There is no doubt Giannis Antetokounmpo is one of the best NBA players on the planet right now, so there was no way he was going to take the fall for the Bucks’ embarrassing first-round exit at the hands of eighth-seeded Miami.
Mike Budenholzer was sensationally fired this week after it was revealed his brother suddenly died right before Game 4. It seems he was going to be shown the door anyway, but the optics don’t look very good for the Bucks franchise.
Fox Sports host Colin Cowherd believes that because Giannis is such a great player, that he was a major factor that played into Budenholzer’s sacking.
“The reason Budenholzer was fired is Giannis because when you have Giannis, you can’t get rolled in a series when you’re a favorite and get outcoached,” Cowherd said. “… The better the stars, the higher the expectations. … That’s the downside of to having a transcendent, generational superstar player. You can’t give away games.”
Cowherd also pointed out that NBA coaching is “the worst great job in America” whereby you get paid millions but there is hardly any room for error, especially when you’re coaching a two-time MVP.
Budenholzer’s poor decision making was on full display in the postseason, especially in games four and five, where he decided not to call timeouts during crucial moments, which ultimately cost Milwaukee the victories.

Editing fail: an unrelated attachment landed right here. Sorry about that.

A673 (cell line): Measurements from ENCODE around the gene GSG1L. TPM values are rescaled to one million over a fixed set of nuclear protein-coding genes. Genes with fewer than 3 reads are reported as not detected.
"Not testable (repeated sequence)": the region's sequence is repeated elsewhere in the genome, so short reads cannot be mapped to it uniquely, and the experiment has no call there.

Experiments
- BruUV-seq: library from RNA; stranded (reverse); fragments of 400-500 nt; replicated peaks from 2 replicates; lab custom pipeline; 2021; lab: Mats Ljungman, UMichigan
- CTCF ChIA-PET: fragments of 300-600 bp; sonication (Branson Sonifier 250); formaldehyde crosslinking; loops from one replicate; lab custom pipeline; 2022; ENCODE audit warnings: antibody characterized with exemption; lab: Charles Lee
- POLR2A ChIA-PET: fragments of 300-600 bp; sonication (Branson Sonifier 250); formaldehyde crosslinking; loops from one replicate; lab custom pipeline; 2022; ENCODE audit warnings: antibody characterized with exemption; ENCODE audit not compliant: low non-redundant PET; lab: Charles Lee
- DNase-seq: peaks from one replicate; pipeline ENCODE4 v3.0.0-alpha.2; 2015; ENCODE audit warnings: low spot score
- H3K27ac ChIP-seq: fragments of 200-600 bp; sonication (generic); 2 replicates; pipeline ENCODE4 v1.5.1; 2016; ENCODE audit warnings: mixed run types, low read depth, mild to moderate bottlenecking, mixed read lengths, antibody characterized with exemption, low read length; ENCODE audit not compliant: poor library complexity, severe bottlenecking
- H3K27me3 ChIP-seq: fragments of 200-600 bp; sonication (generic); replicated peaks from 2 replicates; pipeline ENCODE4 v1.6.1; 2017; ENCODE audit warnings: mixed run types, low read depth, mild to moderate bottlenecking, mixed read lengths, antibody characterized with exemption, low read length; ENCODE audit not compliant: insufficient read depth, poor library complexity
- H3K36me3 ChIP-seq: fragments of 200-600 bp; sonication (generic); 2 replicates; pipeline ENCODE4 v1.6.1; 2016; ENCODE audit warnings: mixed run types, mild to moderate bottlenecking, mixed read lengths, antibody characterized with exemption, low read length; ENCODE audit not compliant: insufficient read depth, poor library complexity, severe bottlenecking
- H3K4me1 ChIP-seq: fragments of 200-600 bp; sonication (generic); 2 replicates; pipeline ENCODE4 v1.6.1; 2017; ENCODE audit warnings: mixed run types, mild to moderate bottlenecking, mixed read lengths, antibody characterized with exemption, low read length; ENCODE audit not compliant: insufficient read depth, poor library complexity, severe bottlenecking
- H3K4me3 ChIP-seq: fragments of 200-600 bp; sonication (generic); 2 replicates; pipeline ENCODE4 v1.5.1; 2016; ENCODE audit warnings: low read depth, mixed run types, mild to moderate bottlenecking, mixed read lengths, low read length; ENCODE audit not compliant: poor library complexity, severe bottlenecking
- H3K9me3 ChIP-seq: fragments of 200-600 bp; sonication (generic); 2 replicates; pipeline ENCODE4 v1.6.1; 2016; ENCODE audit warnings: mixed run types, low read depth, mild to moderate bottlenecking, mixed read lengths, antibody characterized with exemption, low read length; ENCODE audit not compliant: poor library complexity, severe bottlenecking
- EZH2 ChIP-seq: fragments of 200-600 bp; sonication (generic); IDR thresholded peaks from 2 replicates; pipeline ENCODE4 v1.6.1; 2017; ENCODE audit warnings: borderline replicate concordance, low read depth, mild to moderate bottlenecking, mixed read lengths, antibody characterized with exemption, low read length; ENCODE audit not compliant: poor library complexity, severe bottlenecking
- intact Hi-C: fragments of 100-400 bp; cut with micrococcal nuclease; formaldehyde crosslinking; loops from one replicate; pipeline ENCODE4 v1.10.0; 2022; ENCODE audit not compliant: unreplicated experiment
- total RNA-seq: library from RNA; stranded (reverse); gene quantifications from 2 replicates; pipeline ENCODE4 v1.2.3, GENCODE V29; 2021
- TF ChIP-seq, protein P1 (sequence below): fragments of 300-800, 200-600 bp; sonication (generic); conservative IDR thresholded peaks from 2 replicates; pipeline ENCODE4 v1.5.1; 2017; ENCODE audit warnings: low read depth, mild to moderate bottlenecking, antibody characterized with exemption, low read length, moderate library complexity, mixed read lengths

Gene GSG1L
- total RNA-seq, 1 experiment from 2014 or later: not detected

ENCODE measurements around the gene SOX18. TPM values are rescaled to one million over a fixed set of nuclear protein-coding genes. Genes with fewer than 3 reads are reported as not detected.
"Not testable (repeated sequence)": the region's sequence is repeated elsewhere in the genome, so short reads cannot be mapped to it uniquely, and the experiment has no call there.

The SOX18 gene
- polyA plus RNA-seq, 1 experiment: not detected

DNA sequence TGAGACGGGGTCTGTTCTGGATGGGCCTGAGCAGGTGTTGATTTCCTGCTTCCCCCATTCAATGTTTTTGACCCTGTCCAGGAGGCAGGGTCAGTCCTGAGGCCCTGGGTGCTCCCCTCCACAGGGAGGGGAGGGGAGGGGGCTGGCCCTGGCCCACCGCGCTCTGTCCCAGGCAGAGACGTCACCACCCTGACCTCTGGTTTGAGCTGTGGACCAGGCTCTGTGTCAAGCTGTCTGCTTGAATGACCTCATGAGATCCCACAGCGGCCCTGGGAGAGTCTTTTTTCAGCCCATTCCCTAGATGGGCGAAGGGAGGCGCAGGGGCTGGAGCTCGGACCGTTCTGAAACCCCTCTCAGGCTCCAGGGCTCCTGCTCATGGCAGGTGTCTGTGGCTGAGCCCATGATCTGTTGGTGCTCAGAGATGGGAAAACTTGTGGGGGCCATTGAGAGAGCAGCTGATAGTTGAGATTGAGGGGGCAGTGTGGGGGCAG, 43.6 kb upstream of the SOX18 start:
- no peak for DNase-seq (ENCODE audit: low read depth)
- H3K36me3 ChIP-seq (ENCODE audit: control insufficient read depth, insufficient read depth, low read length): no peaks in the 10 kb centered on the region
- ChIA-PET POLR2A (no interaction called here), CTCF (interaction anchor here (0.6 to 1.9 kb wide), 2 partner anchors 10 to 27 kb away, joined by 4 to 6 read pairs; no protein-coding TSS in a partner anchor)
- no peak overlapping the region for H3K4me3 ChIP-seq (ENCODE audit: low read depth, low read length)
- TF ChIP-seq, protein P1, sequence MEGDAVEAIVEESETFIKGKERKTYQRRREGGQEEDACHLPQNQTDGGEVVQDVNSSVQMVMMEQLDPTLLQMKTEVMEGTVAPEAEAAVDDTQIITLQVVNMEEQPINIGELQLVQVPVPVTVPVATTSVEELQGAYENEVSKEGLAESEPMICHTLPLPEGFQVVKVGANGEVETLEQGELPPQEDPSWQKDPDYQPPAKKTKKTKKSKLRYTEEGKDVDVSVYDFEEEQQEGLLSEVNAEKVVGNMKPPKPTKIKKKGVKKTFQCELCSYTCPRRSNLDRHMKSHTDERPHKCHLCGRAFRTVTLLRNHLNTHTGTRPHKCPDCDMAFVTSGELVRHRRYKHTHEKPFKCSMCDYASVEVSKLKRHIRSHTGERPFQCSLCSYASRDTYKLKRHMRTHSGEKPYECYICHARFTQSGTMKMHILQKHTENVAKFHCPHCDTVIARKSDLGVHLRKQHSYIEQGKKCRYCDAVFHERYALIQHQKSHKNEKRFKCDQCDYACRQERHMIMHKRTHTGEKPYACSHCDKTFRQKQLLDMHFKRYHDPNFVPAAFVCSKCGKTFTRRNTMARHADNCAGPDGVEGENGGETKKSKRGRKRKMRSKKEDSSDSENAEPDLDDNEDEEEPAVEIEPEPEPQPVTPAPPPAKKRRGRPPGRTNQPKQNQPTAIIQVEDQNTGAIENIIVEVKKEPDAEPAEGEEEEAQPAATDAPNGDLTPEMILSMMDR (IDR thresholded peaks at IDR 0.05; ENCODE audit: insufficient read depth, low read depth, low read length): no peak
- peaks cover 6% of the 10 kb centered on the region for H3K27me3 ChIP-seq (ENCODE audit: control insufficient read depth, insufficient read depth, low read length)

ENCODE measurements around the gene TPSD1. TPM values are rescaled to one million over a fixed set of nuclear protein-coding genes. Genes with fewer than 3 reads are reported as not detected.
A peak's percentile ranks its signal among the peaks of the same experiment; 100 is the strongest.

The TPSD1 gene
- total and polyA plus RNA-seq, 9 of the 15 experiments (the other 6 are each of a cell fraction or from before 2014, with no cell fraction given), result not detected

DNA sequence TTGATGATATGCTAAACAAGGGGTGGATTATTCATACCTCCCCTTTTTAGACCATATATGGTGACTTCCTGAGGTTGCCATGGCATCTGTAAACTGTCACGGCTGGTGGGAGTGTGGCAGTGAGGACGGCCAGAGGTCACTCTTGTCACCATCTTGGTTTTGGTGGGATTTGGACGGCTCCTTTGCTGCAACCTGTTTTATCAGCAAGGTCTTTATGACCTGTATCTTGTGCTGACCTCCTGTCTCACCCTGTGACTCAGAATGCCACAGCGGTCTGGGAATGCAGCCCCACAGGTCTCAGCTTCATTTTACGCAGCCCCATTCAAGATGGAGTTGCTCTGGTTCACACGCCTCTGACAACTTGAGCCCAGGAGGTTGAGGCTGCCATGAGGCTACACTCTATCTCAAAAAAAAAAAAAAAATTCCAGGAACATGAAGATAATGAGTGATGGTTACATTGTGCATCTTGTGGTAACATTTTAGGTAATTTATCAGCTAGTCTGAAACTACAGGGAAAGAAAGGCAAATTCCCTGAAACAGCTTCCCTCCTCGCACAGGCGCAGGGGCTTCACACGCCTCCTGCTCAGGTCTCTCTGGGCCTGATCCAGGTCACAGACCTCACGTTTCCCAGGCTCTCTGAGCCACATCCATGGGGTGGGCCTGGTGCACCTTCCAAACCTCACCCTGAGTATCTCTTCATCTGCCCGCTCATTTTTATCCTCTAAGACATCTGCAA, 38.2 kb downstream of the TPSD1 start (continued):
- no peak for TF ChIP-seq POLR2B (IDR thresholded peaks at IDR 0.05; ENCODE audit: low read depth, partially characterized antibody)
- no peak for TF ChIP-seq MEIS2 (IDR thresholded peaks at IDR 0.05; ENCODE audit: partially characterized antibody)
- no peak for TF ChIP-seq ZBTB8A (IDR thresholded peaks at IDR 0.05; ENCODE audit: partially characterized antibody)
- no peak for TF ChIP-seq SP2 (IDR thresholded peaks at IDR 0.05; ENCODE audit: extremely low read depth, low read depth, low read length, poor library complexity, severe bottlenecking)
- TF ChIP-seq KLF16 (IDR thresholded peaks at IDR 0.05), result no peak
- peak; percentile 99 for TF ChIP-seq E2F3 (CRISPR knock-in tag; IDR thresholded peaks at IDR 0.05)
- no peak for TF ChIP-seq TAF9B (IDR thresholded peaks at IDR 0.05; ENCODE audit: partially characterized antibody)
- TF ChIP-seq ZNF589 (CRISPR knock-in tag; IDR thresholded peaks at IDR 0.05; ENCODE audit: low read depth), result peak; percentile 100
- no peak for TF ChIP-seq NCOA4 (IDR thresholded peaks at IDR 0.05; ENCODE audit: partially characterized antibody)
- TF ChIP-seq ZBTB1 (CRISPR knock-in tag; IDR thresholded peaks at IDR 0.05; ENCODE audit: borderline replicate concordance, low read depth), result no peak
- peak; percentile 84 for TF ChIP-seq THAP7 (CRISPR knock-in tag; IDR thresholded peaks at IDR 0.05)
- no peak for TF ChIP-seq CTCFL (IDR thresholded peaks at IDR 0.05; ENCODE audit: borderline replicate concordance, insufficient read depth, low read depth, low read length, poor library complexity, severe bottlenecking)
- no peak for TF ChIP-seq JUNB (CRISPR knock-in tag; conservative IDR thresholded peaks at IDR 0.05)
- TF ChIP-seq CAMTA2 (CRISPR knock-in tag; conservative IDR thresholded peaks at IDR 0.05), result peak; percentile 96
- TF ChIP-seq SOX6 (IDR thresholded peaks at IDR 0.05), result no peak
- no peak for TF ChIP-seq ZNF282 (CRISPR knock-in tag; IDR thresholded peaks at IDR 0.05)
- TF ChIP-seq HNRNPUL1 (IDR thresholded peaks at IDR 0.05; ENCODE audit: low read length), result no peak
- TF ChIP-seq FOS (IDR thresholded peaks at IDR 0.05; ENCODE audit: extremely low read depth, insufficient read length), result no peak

He also didn’t make adjustments to guard Heat forward Jimmy Butler appropriately, who was in blistering form.
Antetokounmpo alluded to all of this following Butler’s 56-point game that allowed Heat to go up 3-1 in the series.
“Out of respect, you’ve got to let the coach make the adjustment,” Giannis said after Game 4. “At the end of the day, I wish I could’ve guarded [Butler] more.
“I don’t know, double-team him more, try to make him pass the ball. Maybe switch the matchup for a little bit, give Jrue [Holiday] a break. I don’t think as a team we made the right [adjustment] or we didn’t make as many adjustments as we could have against him.”
These comments have become particularly interesting in light of recent events, which makes you wonder whether Giannis really did have a hand in the Bucks relieving Budenholzer of his coaching duties.
It would undoubtedly make the situation even harder to swallow for Budenholzer because Giannis was injured and missed games two and three of the series.
He hurt his back in Game 1, so if Milwaukee did have a healthy six-time All-Star on the court for the entire series, there could have been a totally different outcome.
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